Morning cryptonites, today I will be reviewing the service provided by Cryptopay.me. As oldtimers and newcomers are aware, the ultimate pain in the back side for trading and purchasing with Bitcoins is exchanging them for traditional money. I use Bitstamp as my main Bitcoin exchange and then Poloniex for wider Cryptocurrency trading. Bitcoin can take up to a week to send and receive money from your UK bank account.
Firstly, let us observe the irony. Bitcoin enables users to send value around the world in less than an hour. But, as soon as you convert back to fiat it takes a week to send between bank accounts in Europe. This is one of the reasons that I believe the technology behind Bitcoin will be so revolutionary. So as regular users, what options do we have to bring our Bitcoins home to real money back here in the UK? Well, something that has been gaining traction over the previous couple of years in Bitcoin debit cards. There are now multiple providers available to individuals trading Bitcoin in the UK, see some of the overviews here.
I decided to try one out to see for myself what the service was like and whether it will form part of my conversion methods in the future. So I signed up to Cryptopay, which was a very seemless process, they only require an email address and a password at this stage. As you can see below, the dashboard consists of different currency accounts; EUR, USD, GBP and BTC. I think this a very pleasant to use dashboard and easy to understand. You send BTCs to these accounts via the public key. If you send to a fiat account, it makes the conversion for you within the dashboard. You can then purchase a debit card with the funds in your account. There is the option of a virtual Bitcoin debit card and a plastic Bitcoin debit card. I went for the plastic, as I want to test drawing physical cash out. However, the virtual one allows you to make purchases online. Once an order is placed, Cryptopay asks for your name and address, for both verification purchases and postage. Although, you do have the option to have it posted it elsewhere. The fee is taken from one of your accounts and then the card is dispatched.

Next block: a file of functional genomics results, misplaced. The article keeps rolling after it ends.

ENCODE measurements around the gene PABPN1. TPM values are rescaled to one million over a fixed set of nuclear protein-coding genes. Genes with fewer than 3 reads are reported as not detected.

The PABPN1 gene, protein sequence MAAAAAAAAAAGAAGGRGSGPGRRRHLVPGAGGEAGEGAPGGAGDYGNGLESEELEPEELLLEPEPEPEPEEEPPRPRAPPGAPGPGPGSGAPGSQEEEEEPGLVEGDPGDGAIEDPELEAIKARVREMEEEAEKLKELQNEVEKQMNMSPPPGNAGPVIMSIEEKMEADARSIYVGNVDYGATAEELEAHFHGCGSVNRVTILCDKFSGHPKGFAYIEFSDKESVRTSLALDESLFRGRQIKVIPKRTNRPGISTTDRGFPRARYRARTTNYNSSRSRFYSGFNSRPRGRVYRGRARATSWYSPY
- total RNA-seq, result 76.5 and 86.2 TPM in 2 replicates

The card took only a couple of days to arrive to me in the UK. It doesn’t have the same appearance as shown on the website, it is without the “Cryptopay” logo. Which maybe is a bit of a downer, as I wanted to slap it in the face of people whilst making purchases. But it isn’t going to affect the usability. Once it arrives you need to activate by ringing an enthusiastic automated voice service and provide the card details. Once that is done, it’s ready for usage. However, there are limits. As with the majority of Bitcoin services you have to provide evidence that you are who you say you are. If you don’t go through this process, you can only spend up to £100 on this card. Once you have confirmed your identity, the card becomes unlimited. I submitted my proof of identity and it only took a couple days to confirm.
So finally, price comparison. I initially signed up to Bitstamp years ago, as it was the cheapest on back then. So this comparison is against it. But the figures are below for you to consider.
I think my final analysis is that it depends on the amount you wish to take out. I based the model on taking out £50 for a birthday party or something. It is clear that Cryptopay is by far the best option, it’s much cheaper and it’s instant. The variable is the percentage fee; Cryptopay charge a 1% Load Fee and Bitstamp charge a 0.09% Withdrawal Fee, with minimum fee of $15. There is a small unknown from Bitstamp termed “bank charges” too – the “£50ish”. Based on those fees I think the £1000 mark is where Cryptopay stops becoming the cheaper option and Bitstamp is cheaper. If you used Bitstamp then, you would still need to wait a week though.
So, there you have it. If you like the look of Cryptopay, feel free to sign up through my referral link. Hope it was of interest.
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